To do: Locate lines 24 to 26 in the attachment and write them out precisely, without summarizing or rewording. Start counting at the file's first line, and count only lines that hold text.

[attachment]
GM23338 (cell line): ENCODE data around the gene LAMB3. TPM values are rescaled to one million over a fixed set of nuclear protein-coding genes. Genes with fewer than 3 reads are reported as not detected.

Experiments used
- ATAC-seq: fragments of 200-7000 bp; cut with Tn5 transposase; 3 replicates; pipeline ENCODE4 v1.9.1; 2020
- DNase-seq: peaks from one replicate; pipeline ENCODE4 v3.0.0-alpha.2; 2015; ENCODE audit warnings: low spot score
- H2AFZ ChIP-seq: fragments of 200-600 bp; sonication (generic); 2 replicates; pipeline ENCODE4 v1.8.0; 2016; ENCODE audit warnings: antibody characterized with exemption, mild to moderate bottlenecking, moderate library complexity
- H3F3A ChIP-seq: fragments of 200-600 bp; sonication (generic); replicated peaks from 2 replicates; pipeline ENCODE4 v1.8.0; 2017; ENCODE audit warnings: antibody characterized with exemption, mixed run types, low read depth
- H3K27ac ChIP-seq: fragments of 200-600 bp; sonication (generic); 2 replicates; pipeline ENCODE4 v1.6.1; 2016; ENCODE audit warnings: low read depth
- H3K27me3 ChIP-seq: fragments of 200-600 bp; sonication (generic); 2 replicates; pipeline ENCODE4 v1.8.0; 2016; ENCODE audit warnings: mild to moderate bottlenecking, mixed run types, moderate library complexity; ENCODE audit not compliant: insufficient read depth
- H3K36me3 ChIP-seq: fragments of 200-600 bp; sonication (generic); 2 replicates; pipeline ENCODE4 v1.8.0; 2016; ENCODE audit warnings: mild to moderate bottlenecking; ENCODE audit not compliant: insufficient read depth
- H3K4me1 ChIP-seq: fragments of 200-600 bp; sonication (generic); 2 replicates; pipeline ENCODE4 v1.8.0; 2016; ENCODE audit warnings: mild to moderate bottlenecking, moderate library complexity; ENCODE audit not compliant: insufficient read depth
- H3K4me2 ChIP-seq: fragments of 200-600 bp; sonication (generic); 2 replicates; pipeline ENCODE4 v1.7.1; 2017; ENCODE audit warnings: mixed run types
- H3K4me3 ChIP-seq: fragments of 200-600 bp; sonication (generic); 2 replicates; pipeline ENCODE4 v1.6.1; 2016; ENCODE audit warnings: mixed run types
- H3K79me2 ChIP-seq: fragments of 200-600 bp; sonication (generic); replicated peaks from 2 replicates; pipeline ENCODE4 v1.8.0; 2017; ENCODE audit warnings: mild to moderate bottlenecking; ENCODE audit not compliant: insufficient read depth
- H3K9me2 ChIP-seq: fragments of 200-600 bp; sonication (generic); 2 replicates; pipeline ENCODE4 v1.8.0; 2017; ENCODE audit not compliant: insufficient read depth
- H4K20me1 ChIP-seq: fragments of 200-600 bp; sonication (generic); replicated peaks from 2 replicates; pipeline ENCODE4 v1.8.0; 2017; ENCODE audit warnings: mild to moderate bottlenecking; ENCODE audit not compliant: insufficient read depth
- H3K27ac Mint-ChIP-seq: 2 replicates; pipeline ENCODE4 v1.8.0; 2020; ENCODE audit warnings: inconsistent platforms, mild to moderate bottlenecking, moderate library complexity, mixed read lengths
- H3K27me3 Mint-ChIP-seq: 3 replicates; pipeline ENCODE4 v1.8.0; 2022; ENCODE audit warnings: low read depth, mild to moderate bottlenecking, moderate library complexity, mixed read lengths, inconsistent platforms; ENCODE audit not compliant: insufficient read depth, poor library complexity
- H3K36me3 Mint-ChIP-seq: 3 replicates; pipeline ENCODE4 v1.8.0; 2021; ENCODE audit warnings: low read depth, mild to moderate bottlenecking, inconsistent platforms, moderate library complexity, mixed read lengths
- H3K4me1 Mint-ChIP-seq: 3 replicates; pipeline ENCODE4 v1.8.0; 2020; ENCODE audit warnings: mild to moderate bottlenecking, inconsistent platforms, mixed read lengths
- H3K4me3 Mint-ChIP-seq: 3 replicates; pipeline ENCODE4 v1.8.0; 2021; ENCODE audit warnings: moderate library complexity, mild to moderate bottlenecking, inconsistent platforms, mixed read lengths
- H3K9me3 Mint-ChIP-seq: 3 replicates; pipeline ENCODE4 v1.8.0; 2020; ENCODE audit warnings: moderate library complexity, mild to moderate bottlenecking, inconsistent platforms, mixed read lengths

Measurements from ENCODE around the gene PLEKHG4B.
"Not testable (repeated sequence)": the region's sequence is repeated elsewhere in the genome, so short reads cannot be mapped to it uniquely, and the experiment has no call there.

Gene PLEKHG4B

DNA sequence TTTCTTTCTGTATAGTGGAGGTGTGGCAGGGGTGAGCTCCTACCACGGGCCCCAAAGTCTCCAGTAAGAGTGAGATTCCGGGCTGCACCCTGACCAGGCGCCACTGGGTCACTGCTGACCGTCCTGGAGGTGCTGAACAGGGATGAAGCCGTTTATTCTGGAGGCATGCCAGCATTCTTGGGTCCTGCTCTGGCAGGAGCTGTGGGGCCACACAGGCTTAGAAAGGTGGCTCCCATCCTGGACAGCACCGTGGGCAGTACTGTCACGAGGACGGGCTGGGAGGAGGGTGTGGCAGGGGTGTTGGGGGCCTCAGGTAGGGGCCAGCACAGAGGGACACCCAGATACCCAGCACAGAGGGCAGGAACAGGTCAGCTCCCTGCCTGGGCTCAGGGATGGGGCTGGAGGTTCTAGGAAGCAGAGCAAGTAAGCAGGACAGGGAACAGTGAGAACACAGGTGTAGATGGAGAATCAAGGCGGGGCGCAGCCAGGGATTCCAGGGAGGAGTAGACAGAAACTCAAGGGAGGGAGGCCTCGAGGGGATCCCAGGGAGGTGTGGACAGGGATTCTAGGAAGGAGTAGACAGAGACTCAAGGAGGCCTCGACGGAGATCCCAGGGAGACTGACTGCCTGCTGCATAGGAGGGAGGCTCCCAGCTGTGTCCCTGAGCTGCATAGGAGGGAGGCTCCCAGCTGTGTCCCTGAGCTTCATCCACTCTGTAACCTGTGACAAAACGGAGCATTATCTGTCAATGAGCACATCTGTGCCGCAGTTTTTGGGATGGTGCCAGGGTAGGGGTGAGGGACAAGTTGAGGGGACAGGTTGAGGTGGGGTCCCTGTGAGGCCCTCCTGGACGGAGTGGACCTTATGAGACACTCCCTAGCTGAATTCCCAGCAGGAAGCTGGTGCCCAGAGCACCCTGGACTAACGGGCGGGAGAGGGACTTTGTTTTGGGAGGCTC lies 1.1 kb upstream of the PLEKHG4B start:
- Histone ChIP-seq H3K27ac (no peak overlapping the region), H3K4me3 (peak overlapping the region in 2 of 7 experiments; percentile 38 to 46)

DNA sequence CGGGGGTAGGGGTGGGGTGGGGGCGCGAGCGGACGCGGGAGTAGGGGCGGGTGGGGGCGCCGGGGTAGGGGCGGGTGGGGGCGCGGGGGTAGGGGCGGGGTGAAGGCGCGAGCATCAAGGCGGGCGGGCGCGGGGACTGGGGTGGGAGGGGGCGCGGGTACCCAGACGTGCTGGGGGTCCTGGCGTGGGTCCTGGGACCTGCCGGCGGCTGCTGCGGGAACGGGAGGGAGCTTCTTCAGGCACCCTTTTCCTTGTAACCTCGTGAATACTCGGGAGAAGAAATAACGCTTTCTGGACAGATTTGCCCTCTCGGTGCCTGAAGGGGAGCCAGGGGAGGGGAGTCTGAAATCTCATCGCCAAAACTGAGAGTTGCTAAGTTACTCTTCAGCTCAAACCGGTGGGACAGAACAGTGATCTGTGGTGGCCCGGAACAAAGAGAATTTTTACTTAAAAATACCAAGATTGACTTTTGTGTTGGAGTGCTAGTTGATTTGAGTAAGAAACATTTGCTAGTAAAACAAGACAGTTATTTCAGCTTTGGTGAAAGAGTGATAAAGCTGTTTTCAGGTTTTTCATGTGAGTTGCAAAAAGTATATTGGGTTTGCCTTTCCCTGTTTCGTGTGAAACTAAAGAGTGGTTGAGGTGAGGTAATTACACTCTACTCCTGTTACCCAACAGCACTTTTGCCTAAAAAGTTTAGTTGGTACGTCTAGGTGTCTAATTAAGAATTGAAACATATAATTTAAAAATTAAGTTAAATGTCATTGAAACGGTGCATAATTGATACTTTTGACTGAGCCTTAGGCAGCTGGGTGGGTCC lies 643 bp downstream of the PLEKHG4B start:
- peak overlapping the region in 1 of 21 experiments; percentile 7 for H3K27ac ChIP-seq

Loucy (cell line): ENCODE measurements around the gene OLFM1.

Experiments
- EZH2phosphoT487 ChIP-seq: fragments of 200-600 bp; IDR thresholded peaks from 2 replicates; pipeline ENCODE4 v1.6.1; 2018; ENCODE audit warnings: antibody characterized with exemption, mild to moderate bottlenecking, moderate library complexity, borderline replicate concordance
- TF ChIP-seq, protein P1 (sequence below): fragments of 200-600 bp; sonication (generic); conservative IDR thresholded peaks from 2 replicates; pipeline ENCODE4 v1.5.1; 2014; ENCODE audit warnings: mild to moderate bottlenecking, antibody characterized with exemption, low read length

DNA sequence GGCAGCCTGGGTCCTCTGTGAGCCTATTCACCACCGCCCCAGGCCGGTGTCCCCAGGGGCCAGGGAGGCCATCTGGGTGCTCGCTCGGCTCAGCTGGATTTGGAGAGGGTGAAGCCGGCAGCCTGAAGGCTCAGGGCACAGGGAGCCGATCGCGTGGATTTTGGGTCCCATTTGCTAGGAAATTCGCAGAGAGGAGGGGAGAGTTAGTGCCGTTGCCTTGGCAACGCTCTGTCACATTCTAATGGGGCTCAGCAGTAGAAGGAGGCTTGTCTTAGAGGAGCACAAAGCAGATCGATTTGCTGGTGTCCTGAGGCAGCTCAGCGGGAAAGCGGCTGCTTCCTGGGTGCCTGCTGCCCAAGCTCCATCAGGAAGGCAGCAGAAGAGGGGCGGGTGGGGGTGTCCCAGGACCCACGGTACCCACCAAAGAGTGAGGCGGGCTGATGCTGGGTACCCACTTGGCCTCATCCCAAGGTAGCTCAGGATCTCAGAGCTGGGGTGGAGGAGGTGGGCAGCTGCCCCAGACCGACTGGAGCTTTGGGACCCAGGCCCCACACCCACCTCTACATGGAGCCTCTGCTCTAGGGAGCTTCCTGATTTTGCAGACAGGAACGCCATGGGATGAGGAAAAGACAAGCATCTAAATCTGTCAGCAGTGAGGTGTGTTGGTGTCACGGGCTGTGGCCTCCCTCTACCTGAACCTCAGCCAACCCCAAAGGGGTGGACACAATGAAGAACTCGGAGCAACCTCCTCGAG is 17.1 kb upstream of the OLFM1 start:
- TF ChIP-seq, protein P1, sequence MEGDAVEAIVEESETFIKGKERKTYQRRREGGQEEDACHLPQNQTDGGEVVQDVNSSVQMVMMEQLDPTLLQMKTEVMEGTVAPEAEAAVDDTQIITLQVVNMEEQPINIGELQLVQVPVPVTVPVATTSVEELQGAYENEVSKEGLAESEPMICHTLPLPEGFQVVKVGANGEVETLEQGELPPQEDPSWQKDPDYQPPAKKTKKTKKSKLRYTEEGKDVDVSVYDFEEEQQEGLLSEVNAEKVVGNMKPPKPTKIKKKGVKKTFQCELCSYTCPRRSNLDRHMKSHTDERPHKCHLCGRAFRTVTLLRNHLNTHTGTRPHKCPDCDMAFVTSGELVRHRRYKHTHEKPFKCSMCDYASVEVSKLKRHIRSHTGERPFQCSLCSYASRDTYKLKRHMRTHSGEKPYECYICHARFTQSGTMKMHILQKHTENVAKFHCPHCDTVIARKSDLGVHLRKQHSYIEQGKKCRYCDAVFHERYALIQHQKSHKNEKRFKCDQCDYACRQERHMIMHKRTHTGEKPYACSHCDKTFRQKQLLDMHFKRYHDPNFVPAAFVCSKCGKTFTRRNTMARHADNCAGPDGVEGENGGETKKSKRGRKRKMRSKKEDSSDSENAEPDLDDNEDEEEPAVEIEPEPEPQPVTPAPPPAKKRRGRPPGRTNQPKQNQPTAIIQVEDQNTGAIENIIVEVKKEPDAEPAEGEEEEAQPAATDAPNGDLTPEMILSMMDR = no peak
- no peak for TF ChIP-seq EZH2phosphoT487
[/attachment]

Gene PLEKHG4B

DNA sequence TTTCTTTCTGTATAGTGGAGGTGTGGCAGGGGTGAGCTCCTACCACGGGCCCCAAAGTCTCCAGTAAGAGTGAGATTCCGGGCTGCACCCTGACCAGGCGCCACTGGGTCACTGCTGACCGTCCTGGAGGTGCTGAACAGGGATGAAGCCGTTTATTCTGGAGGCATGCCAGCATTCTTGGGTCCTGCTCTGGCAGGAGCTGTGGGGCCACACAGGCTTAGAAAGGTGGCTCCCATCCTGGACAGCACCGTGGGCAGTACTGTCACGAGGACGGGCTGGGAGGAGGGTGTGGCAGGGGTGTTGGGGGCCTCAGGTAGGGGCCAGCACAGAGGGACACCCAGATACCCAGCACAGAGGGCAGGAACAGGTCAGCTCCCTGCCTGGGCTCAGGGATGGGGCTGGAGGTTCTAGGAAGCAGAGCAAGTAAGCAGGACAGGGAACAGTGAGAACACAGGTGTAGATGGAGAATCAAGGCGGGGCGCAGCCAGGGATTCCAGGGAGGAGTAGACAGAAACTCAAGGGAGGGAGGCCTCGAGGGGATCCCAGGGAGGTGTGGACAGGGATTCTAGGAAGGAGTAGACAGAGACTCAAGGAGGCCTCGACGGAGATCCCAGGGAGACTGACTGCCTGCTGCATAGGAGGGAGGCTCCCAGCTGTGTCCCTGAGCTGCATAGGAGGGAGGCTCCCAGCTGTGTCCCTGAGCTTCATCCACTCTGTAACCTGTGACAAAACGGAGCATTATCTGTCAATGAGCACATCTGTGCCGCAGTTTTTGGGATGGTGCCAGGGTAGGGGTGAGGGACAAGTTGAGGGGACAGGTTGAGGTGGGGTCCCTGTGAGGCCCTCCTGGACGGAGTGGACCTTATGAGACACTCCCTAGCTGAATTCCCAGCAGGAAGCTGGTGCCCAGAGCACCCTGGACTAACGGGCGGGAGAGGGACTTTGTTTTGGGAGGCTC lies 1.1 kb upstream of the PLEKHG4B start:
- Histone ChIP-seq H3K27ac (no peak overlapping the region), H3K4me3 (peak overlapping the region in 2 of 7 experiments; percentile 38 to 46)